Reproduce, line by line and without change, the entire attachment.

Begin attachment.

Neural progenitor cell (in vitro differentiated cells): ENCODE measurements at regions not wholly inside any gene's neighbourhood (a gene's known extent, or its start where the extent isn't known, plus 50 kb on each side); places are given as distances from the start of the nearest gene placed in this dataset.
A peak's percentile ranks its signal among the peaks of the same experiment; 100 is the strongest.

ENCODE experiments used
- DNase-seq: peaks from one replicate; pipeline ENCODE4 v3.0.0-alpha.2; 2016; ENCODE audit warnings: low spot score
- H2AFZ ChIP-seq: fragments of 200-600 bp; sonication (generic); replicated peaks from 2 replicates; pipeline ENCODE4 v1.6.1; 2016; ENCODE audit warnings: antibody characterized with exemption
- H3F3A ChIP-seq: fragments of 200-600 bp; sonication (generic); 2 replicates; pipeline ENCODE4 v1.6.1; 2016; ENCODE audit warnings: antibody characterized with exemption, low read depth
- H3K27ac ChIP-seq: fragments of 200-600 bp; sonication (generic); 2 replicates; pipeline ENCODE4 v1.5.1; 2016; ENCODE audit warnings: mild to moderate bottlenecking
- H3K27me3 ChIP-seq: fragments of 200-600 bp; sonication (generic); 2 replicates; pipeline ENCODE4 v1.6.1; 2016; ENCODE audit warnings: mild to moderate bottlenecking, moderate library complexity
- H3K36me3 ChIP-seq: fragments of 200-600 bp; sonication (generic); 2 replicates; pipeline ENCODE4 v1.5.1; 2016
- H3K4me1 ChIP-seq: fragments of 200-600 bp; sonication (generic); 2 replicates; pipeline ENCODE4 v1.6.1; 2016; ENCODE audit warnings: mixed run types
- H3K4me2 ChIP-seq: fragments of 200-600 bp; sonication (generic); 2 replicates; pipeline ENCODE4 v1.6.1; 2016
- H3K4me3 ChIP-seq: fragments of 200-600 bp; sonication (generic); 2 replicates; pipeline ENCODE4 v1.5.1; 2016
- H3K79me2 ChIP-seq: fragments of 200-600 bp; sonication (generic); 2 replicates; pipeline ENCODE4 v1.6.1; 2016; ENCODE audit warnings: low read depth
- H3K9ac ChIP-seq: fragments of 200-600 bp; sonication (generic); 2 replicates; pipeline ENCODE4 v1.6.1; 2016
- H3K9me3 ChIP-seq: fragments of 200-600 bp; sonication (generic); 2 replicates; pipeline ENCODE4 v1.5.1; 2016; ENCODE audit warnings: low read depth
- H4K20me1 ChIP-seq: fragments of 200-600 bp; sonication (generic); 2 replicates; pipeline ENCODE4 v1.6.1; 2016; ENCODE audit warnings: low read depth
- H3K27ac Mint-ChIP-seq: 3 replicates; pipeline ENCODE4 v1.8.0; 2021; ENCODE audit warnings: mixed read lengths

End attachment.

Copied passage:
Neural progenitor cell (in vitro differentiated cells): ENCODE measurements at regions not wholly inside any gene's neighbourhood (a gene's known extent, or its start where the extent isn't known, plus 50 kb on each side); places are given as distances from the start of the nearest gene placed in this dataset.
A peak's percentile ranks its signal among the peaks of the same experiment; 100 is the strongest.

ENCODE experiments used
- DNase-seq: peaks from one replicate; pipeline ENCODE4 v3.0.0-alpha.2; 2016; ENCODE audit warnings: low spot score
- H2AFZ ChIP-seq: fragments of 200-600 bp; sonication (generic); replicated peaks from 2 replicates; pipeline ENCODE4 v1.6.1; 2016; ENCODE audit warnings: antibody characterized with exemption
- H3F3A ChIP-seq: fragments of 200-600 bp; sonication (generic); 2 replicates; pipeline ENCODE4 v1.6.1; 2016; ENCODE audit warnings: antibody characterized with exemption, low read depth
- H3K27ac ChIP-seq: fragments of 200-600 bp; sonication (generic); 2 replicates; pipeline ENCODE4 v1.5.1; 2016; ENCODE audit warnings: mild to moderate bottlenecking
- H3K27me3 ChIP-seq: fragments of 200-600 bp; sonication (generic); 2 replicates; pipeline ENCODE4 v1.6.1; 2016; ENCODE audit warnings: mild to moderate bottlenecking, moderate library complexity
- H3K36me3 ChIP-seq: fragments of 200-600 bp; sonication (generic); 2 replicates; pipeline ENCODE4 v1.5.1; 2016
- H3K4me1 ChIP-seq: fragments of 200-600 bp; sonication (generic); 2 replicates; pipeline ENCODE4 v1.6.1; 2016; ENCODE audit warnings: mixed run types
- H3K4me2 ChIP-seq: fragments of 200-600 bp; sonication (generic); 2 replicates; pipeline ENCODE4 v1.6.1; 2016
- H3K4me3 ChIP-seq: fragments of 200-600 bp; sonication (generic); 2 replicates; pipeline ENCODE4 v1.5.1; 2016
- H3K79me2 ChIP-seq: fragments of 200-600 bp; sonication (generic); 2 replicates; pipeline ENCODE4 v1.6.1; 2016; ENCODE audit warnings: low read depth
- H3K9ac ChIP-seq: fragments of 200-600 bp; sonication (generic); 2 replicates; pipeline ENCODE4 v1.6.1; 2016
- H3K9me3 ChIP-seq: fragments of 200-600 bp; sonication (generic); 2 replicates; pipeline ENCODE4 v1.5.1; 2016; ENCODE audit warnings: low read depth
- H4K20me1 ChIP-seq: fragments of 200-600 bp; sonication (generic); 2 replicates; pipeline ENCODE4 v1.6.1; 2016; ENCODE audit warnings: low read depth
- H3K27ac Mint-ChIP-seq: 3 replicates; pipeline ENCODE4 v1.8.0; 2021; ENCODE audit warnings: mixed read lengths